Ah, the hammock. The lazy summer day lounger that swings in that light if sweltering breeze on the porch, deck or between two sturdy trees in the backyard. Storied hammock enthusiasts include artists like Gauguin, writers like Hemmingway, swashbucklers like Errol Flynn and pirates; Jean Laffite allegedly had a red hammock suspended on the deep porch of his Grande Terre home where he would lie of an afternoon strumming his guitar.
It all sounds very idyllic until you run into the utilitarian thoughts of hammocks at sea. The picture above, via the Life Magazine online archive, gives a standard portrait of what most people imagine to be the sleeping accommodations aboard ship for hundreds if not thousands of years. In this, most people are correct. But some distinctions should be made.
The original seagoing hammock was an invention of the Greeks. Made of netting of natural fibers, usually hemp, the seabed was slung very much like the ones we are accustomed to today with a blanket placed inside for the sailor to rest on. When Columbus "discovered" the New World he also rediscovered the hammock and gave the handy device it's current name. The Carib Natives slept in slings of cotton or palm fiber that kept them up off the buggy ground and made all the available breezes accessible during sleep. They called their beds hamacs, and so our word hammock was born.
The traditional hammock is a piece of canvas six feet long by four feet wide. Note the length in particular; if our ancestors were height challenged, why waste precious below deck space on a six foot hammock? The two ends gather up via the use of clews from which they can be suspended under the deck. Most ships of brigantine size or larger had space known as a berthing deck where the sailors slung their hammocks. In men-of-war the allowance between hammocks was from fourteen to twenty inches. Hammocks were hung in a regimented order that resembled the positions Marines and sailors would take during inspection. Aboard a pirate or privateer, the slinging of hammocks was more about seniority then duty. The guy who had been with the ship the longest got that breezy berth under the hatchway. The boys got the ones under the head.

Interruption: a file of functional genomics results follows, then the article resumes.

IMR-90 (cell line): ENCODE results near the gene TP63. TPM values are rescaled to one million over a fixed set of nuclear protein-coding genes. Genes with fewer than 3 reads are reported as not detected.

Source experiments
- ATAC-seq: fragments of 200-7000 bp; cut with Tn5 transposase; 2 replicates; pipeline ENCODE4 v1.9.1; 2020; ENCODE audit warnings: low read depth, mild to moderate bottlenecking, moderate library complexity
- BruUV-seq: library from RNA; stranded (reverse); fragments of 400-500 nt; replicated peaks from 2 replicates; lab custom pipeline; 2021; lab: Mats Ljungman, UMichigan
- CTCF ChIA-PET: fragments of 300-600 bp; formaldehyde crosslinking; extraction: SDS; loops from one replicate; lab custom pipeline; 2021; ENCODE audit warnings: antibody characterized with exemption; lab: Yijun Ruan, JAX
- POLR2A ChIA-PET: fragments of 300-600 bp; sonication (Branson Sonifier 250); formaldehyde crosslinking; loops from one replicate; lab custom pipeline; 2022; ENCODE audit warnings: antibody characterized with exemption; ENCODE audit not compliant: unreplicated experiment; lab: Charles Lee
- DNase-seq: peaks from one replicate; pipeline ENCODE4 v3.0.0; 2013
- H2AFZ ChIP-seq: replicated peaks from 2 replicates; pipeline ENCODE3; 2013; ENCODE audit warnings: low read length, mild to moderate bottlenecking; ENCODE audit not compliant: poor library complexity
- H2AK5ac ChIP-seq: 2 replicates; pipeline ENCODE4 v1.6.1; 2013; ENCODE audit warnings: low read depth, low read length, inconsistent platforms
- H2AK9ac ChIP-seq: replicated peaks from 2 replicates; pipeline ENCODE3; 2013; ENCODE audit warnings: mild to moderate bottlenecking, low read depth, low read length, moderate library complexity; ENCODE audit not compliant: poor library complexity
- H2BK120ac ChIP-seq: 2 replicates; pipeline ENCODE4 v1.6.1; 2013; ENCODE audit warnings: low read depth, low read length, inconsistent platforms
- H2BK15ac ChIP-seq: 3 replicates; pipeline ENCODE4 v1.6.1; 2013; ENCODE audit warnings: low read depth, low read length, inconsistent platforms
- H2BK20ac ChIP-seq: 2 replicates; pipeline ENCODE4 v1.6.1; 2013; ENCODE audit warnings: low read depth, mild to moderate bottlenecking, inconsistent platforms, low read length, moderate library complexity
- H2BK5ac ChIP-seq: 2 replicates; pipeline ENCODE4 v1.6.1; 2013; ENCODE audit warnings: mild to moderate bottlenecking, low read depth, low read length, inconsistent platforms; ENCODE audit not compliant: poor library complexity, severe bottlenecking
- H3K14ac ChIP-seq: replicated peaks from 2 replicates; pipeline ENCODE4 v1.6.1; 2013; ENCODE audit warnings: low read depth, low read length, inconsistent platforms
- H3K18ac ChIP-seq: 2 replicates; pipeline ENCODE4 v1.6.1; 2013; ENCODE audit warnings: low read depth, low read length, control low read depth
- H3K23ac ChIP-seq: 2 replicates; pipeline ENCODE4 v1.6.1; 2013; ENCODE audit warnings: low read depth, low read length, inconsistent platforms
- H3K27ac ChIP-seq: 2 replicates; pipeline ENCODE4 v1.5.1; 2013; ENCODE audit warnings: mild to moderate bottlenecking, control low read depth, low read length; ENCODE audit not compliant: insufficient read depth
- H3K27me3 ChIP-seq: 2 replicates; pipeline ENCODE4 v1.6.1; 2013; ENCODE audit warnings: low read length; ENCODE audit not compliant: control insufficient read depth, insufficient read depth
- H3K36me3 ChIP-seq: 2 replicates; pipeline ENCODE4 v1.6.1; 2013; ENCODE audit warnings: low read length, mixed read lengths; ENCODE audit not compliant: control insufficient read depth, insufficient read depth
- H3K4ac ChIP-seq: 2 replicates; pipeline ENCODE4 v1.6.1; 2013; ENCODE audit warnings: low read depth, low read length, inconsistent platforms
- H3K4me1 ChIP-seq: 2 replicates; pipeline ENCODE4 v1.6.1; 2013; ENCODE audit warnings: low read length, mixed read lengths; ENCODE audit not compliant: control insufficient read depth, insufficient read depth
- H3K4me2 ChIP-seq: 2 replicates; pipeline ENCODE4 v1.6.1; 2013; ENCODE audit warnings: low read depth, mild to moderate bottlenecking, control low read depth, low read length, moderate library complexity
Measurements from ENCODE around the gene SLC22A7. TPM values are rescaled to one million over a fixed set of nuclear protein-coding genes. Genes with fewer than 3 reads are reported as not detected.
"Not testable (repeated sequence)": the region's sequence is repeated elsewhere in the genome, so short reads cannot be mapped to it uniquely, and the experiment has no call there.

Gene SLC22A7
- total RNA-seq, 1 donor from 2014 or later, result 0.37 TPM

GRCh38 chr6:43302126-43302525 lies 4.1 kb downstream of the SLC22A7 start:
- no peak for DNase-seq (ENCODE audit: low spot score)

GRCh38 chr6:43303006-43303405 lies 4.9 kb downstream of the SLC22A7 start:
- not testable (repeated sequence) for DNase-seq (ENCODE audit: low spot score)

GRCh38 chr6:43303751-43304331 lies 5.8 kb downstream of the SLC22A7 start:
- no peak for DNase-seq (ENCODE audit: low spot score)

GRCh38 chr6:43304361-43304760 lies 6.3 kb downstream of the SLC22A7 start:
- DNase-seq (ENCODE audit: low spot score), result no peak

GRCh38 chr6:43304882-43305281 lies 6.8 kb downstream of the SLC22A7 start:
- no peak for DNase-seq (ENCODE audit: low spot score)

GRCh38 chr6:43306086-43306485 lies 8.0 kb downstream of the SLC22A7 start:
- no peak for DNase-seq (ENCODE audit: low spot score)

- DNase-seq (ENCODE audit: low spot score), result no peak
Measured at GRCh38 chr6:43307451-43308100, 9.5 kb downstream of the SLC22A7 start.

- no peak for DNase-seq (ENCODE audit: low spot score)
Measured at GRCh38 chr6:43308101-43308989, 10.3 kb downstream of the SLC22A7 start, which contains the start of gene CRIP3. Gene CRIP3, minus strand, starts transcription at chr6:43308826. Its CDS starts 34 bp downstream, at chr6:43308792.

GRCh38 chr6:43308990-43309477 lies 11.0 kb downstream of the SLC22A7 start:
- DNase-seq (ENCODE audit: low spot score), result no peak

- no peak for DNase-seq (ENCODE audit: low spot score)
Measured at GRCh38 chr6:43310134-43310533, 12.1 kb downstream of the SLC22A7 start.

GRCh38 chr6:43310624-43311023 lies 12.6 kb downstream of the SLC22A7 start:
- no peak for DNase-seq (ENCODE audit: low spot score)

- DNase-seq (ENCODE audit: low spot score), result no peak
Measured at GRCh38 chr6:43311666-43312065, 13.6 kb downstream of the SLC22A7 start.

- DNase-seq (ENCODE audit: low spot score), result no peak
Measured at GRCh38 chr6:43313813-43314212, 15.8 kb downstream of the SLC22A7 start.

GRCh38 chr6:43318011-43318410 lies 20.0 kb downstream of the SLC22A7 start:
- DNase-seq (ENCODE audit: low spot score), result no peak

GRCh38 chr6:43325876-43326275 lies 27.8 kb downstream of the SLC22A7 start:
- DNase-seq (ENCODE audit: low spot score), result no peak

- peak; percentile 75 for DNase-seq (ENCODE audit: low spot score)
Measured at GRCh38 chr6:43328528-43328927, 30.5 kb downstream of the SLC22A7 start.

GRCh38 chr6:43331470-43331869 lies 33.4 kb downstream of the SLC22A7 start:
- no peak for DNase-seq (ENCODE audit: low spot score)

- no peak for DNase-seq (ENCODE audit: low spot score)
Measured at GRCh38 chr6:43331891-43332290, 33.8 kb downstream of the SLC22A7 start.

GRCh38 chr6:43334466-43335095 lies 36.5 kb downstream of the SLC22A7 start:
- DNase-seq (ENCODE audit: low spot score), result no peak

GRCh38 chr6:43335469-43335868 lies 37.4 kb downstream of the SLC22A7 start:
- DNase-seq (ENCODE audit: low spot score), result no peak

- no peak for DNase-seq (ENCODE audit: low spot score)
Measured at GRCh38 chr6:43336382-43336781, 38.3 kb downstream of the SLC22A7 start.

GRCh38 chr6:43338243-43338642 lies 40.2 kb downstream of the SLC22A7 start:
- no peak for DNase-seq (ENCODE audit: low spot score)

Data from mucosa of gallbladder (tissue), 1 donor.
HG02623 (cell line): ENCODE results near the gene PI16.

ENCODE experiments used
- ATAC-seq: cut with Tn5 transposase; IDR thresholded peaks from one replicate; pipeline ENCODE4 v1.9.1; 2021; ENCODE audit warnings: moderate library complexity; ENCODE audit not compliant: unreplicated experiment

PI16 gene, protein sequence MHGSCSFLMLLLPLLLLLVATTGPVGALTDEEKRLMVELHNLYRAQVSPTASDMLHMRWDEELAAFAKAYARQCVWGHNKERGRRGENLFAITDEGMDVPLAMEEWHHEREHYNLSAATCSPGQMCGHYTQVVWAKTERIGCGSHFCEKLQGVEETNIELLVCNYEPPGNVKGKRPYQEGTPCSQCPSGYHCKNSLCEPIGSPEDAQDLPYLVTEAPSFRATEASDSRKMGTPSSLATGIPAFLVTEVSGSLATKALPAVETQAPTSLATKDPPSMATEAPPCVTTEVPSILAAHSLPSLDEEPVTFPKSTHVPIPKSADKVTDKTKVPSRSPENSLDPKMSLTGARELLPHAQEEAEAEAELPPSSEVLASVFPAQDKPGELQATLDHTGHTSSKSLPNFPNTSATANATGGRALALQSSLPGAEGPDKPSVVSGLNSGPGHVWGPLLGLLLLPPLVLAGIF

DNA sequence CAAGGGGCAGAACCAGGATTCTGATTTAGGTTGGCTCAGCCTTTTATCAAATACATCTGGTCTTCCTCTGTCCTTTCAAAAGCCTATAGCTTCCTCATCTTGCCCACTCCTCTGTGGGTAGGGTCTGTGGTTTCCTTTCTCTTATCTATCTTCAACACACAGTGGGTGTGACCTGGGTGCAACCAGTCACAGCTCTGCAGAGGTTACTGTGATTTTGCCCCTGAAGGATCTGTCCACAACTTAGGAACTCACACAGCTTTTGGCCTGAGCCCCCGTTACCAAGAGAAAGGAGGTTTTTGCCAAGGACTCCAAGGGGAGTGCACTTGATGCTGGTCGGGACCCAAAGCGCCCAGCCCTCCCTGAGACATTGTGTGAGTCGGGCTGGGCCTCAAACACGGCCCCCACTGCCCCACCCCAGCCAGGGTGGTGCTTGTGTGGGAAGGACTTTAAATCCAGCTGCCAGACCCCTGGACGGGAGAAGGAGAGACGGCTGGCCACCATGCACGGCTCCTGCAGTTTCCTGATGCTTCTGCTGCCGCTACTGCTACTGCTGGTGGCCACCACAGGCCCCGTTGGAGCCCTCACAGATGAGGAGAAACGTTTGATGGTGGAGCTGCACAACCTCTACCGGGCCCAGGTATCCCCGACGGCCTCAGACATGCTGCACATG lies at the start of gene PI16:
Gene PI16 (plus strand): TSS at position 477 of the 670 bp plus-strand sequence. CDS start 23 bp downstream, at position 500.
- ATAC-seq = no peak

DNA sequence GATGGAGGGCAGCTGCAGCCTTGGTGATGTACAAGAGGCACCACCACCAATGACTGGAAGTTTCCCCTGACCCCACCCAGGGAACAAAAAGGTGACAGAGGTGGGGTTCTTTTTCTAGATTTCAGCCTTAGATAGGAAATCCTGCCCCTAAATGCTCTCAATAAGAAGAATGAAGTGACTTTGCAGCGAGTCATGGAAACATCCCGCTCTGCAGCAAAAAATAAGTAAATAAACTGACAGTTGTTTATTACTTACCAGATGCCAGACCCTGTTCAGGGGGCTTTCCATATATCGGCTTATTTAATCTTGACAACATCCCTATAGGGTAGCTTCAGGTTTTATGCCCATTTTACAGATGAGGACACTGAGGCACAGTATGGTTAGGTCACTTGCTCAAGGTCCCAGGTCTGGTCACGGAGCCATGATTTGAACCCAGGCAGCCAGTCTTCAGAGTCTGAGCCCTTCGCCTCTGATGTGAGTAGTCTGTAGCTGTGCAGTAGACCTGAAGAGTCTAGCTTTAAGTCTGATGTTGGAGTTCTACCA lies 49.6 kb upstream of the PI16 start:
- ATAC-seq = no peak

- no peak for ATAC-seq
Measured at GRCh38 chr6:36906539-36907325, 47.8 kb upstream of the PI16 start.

Hammocks, of course, had to be stowed when not in use. Particularly on smaller ships where space was at a premium, this was the first duty of a sailor upon waking. During battle, hammocks would be rolled, netted, covered with hammock cloths to keep them from getting wet and stowed under the railings as a barricade against pistol and musket fire.
A second, more elaborate kind of hammock was also available. This was less flexible and not as easily stowed, but more comfortable:
As we see hear in a screen grab from the movie Master and Commander (via this delightful website, The Dear Surprise, which I cannot recommend enough), the second model of hammock had a kind of backboard and pillow arrangement that made sitting up comfortably possible. These hammocks were frequently used in sick berths (as shown here, with Mr. Blakney recovering from the surgical removal of his arm) and by officers in sloops and schooners.
A third hanging seabed is rarely discussed and little known, although it was used routinely throughout the great age of sail. This is the cot. Exclusive to officers and in some ships passengers, the cot was a wooden bed frame suspended from the deck above by ropes at its four corners. The usual dimensions were six feet long, one foot deep and three feet wide. If cabins were not available, a cot could be encased on all four sides in curtains of canvas with a flap on one side for access so that the cot resembled a chest. By the 18th century, cots could be custom made for captains who chose to bring their wives, or other ladies of their acquaintance, along on cruises.
Of course, whether tattered hammock or cot made to order, sleeping aboard ship was not a night at the Hilton. Most sailors got no more than four hours at a stretch in their berth and officers during battle or a long chase would see even less than that. I sometimes wonder how men could sleep packed in half an inch apart below decks in the sultry tropics. The answer is probably simple. Either they didn't, or they were so bone tired that they would have slept through anything. With luck, their hammock was relatively comfortable.